Last month, the World Health Organization published Left Behind in Pain, a report on the extent and causes of global variations in access to morphine for medical use and actions to improve safe access. This month, we asked Kiusiang Tay-Teo, WHO’s Technical Officer in the Department of Essential Medicines and Health Products, to give us a more personal glimpse.
1. What was the WHO’s impetus for this report?
The WHO is committed to improving safe access to essential opioids for medical use and, as the report states, “morphine is considered the most basic essential medicine for managing acute or chronic, moderate to severe pain, particularly in palliative care. It is also less expensive than other derivative and synthetic opioids, such as oxycodone and fentanyl, which have been associated with the ‘opioid overdose epidemic’ in a few high-income countries.”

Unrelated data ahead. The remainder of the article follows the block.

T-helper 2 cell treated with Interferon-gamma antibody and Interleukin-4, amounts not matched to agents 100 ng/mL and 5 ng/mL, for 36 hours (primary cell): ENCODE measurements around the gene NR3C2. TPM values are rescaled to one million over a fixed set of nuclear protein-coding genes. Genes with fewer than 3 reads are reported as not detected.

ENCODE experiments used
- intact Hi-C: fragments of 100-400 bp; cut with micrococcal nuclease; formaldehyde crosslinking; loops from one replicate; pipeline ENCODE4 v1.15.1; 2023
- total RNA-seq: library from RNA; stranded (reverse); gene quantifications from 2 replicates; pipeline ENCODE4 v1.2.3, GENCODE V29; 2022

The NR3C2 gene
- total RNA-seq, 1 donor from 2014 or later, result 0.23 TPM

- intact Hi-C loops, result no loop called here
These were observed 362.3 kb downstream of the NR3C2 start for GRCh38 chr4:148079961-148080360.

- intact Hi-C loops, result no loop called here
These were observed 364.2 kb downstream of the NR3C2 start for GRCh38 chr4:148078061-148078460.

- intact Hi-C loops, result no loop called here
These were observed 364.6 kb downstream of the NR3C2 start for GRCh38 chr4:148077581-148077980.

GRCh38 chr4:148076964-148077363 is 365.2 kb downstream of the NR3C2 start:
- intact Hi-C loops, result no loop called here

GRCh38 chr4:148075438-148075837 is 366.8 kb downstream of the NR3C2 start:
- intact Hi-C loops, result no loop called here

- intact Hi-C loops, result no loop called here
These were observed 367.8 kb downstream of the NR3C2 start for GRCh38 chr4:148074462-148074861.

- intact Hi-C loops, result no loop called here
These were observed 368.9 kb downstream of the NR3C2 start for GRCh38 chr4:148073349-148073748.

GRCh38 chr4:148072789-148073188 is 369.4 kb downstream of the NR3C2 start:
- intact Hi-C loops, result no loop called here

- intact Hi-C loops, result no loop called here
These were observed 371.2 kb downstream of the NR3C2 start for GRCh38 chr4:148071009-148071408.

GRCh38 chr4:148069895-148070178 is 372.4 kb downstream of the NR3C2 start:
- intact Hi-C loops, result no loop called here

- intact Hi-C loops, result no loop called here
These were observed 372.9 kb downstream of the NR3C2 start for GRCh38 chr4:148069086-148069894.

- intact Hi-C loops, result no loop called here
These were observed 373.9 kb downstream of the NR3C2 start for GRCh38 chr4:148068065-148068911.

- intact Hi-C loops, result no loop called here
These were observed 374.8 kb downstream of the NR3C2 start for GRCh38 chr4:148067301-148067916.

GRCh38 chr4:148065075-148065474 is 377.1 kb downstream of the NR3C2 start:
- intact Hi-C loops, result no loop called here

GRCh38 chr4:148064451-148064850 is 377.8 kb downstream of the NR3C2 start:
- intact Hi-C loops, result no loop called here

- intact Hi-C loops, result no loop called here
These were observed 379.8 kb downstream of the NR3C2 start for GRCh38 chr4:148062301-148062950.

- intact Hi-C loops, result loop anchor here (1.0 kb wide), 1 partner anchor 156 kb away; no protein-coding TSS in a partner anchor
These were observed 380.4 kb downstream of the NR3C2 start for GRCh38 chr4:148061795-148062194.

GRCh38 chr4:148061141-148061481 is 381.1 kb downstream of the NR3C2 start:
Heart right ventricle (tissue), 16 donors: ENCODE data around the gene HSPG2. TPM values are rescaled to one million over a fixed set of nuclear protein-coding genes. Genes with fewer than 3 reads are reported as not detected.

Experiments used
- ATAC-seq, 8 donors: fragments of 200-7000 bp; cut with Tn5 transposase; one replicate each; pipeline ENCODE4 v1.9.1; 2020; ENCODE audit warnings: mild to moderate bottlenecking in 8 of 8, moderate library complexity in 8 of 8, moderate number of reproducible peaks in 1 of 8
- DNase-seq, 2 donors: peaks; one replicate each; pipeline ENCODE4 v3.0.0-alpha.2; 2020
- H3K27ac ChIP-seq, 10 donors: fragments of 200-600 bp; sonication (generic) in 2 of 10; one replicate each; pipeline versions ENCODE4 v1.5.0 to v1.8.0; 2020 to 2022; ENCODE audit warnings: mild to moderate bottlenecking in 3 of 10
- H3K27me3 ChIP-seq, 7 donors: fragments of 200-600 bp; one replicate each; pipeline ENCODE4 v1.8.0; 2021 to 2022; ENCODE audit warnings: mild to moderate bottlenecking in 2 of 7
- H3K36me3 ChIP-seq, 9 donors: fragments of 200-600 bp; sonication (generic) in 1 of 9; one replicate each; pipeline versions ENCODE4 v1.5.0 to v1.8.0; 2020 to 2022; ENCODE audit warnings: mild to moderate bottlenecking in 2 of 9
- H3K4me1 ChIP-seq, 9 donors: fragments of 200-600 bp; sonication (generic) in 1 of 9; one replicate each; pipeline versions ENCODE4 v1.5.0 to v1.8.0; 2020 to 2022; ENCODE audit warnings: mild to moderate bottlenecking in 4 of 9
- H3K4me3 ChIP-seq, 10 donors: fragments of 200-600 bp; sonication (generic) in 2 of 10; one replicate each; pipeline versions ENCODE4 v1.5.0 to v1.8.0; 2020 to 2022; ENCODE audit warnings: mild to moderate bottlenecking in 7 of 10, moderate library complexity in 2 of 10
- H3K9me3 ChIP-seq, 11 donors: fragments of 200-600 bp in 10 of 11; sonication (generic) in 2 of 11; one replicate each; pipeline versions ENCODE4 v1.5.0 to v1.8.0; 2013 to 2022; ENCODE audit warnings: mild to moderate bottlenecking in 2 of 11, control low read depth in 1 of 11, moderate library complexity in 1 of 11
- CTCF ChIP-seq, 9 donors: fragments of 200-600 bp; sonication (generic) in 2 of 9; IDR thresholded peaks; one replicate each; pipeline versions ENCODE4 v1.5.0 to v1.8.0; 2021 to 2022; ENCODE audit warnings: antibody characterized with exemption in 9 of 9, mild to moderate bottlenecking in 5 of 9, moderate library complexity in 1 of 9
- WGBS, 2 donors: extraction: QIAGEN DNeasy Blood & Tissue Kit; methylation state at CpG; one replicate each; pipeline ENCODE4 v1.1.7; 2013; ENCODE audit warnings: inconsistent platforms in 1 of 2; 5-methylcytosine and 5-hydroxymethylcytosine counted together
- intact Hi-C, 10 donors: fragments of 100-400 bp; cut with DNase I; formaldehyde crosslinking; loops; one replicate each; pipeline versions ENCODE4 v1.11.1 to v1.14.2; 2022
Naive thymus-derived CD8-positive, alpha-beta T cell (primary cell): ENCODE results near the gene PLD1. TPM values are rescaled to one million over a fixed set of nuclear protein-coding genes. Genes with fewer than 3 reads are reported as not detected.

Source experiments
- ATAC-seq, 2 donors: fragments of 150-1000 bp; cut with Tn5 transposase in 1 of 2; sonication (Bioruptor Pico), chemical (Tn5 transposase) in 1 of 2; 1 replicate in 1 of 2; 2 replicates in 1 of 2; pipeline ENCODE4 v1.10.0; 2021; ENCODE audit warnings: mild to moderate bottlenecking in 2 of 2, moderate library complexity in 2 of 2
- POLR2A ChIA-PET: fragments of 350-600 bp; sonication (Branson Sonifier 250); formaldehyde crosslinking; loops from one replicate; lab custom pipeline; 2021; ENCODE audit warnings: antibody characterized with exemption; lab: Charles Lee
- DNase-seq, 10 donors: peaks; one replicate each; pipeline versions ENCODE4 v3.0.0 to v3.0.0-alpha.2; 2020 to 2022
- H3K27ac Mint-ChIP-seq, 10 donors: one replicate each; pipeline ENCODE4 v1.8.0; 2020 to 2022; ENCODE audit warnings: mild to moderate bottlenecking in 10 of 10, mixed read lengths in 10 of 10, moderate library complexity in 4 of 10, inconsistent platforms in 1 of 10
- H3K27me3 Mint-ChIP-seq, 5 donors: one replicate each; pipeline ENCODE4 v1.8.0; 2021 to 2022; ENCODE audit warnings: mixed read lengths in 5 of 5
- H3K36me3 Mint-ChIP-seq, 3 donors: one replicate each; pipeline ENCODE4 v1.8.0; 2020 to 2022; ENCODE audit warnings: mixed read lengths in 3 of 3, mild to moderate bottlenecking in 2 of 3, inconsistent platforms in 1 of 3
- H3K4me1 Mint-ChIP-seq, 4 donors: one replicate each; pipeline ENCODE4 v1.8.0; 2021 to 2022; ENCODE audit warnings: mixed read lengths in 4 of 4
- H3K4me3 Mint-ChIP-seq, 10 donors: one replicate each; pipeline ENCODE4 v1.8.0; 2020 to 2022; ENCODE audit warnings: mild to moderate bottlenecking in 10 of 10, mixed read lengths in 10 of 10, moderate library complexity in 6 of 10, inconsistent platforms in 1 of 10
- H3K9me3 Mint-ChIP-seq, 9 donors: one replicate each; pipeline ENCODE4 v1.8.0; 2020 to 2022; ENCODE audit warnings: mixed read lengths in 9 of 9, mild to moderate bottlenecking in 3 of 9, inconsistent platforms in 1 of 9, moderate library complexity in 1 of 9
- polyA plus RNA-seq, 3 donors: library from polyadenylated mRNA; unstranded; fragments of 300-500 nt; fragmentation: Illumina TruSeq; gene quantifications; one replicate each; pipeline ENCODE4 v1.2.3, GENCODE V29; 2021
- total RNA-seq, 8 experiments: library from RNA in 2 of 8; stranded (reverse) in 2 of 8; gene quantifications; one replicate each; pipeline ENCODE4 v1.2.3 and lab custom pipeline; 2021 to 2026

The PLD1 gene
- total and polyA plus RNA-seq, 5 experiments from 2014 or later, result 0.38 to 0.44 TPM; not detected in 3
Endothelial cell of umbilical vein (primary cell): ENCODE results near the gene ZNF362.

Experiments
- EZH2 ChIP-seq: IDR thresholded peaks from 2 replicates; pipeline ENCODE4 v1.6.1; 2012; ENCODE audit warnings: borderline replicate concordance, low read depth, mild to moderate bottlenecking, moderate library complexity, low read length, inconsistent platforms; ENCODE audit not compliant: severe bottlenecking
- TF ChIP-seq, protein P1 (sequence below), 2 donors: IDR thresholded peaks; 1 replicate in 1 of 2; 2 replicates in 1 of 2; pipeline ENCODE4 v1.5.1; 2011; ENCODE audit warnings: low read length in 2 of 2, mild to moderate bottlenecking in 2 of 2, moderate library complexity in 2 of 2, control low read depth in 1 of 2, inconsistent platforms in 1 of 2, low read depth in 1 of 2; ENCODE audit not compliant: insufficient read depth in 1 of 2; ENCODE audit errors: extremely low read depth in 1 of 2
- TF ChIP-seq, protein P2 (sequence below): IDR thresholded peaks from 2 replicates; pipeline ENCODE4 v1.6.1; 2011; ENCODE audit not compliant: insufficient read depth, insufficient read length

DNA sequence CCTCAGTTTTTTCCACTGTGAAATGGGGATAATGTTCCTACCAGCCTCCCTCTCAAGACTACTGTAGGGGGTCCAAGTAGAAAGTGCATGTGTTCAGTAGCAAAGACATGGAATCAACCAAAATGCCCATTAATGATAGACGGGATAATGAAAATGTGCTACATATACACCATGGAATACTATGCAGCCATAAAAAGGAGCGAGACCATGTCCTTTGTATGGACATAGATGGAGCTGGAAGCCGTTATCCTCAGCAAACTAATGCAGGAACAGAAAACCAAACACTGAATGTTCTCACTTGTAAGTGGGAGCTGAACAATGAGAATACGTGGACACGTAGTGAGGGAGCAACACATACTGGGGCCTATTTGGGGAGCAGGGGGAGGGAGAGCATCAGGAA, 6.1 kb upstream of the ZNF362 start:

As noted by the Assistant Director General, “Leaving people in pain when effective medicines are available for pain management, especially in the context of end-of-life care, should be a cause of serious concern for policy-makers.” We think that the global community must come together to provide timely and safe access to morphine for those in medical need through balanced policy, everywhere.
This extract was published with permission from the International Association for Hospice and Palliative Care and you can read the article in its entirety HERE.